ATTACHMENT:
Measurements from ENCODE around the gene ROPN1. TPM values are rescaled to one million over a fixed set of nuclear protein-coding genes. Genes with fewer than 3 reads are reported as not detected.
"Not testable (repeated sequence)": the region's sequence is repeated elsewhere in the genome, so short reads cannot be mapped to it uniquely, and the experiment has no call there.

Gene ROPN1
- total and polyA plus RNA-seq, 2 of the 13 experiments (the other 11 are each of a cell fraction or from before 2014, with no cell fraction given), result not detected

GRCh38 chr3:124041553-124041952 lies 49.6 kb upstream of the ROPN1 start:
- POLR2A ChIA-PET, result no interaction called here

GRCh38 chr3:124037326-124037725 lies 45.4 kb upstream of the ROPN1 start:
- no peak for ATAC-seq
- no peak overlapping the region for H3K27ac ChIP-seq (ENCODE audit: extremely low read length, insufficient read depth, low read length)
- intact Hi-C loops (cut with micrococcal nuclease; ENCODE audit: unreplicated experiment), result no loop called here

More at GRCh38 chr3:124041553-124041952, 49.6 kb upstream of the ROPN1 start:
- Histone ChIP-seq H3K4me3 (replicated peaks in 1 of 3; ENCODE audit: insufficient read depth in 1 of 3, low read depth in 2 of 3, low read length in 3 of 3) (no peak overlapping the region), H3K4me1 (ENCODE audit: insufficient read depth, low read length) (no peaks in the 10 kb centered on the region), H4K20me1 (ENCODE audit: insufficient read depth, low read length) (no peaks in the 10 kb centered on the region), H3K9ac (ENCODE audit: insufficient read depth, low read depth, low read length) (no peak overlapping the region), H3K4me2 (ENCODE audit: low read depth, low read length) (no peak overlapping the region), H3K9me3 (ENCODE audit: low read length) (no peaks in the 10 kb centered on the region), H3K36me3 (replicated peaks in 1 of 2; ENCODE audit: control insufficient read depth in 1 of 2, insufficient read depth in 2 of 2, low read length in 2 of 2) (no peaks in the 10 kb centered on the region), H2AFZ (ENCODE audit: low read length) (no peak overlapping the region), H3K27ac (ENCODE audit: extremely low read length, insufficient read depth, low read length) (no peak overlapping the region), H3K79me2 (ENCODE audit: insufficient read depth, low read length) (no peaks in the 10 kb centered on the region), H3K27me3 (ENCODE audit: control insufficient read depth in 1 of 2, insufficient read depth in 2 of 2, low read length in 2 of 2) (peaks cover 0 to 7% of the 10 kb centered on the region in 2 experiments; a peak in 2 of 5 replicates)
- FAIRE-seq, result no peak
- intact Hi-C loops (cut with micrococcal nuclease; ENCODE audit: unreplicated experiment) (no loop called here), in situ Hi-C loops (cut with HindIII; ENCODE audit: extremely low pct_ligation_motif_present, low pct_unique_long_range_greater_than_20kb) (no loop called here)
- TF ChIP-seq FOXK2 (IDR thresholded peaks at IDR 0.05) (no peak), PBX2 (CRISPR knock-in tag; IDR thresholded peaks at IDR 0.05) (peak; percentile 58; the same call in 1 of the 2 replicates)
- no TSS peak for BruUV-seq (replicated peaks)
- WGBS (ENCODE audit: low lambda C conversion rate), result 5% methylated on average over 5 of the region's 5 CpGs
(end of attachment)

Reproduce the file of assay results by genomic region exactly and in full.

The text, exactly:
Measurements from ENCODE around the gene ROPN1. TPM values are rescaled to one million over a fixed set of nuclear protein-coding genes. Genes with fewer than 3 reads are reported as not detected.
"Not testable (repeated sequence)": the region's sequence is repeated elsewhere in the genome, so short reads cannot be mapped to it uniquely, and the experiment has no call there.

Gene ROPN1
- total and polyA plus RNA-seq, 2 of the 13 experiments (the other 11 are each of a cell fraction or from before 2014, with no cell fraction given), result not detected

GRCh38 chr3:124041553-124041952 lies 49.6 kb upstream of the ROPN1 start:
- POLR2A ChIA-PET, result no interaction called here

GRCh38 chr3:124037326-124037725 lies 45.4 kb upstream of the ROPN1 start:
- no peak for ATAC-seq
- no peak overlapping the region for H3K27ac ChIP-seq (ENCODE audit: extremely low read length, insufficient read depth, low read length)
- intact Hi-C loops (cut with micrococcal nuclease; ENCODE audit: unreplicated experiment), result no loop called here

More at GRCh38 chr3:124041553-124041952, 49.6 kb upstream of the ROPN1 start:
- Histone ChIP-seq H3K4me3 (replicated peaks in 1 of 3; ENCODE audit: insufficient read depth in 1 of 3, low read depth in 2 of 3, low read length in 3 of 3) (no peak overlapping the region), H3K4me1 (ENCODE audit: insufficient read depth, low read length) (no peaks in the 10 kb centered on the region), H4K20me1 (ENCODE audit: insufficient read depth, low read length) (no peaks in the 10 kb centered on the region), H3K9ac (ENCODE audit: insufficient read depth, low read depth, low read length) (no peak overlapping the region), H3K4me2 (ENCODE audit: low read depth, low read length) (no peak overlapping the region), H3K9me3 (ENCODE audit: low read length) (no peaks in the 10 kb centered on the region), H3K36me3 (replicated peaks in 1 of 2; ENCODE audit: control insufficient read depth in 1 of 2, insufficient read depth in 2 of 2, low read length in 2 of 2) (no peaks in the 10 kb centered on the region), H2AFZ (ENCODE audit: low read length) (no peak overlapping the region), H3K27ac (ENCODE audit: extremely low read length, insufficient read depth, low read length) (no peak overlapping the region), H3K79me2 (ENCODE audit: insufficient read depth, low read length) (no peaks in the 10 kb centered on the region), H3K27me3 (ENCODE audit: control insufficient read depth in 1 of 2, insufficient read depth in 2 of 2, low read length in 2 of 2) (peaks cover 0 to 7% of the 10 kb centered on the region in 2 experiments; a peak in 2 of 5 replicates)
- FAIRE-seq, result no peak
- intact Hi-C loops (cut with micrococcal nuclease; ENCODE audit: unreplicated experiment) (no loop called here), in situ Hi-C loops (cut with HindIII; ENCODE audit: extremely low pct_ligation_motif_present, low pct_unique_long_range_greater_than_20kb) (no loop called here)
- TF ChIP-seq FOXK2 (IDR thresholded peaks at IDR 0.05) (no peak), PBX2 (CRISPR knock-in tag; IDR thresholded peaks at IDR 0.05) (peak; percentile 58; the same call in 1 of the 2 replicates)
- no TSS peak for BruUV-seq (replicated peaks)
- WGBS (ENCODE audit: low lambda C conversion rate), result 5% methylated on average over 5 of the region's 5 CpGs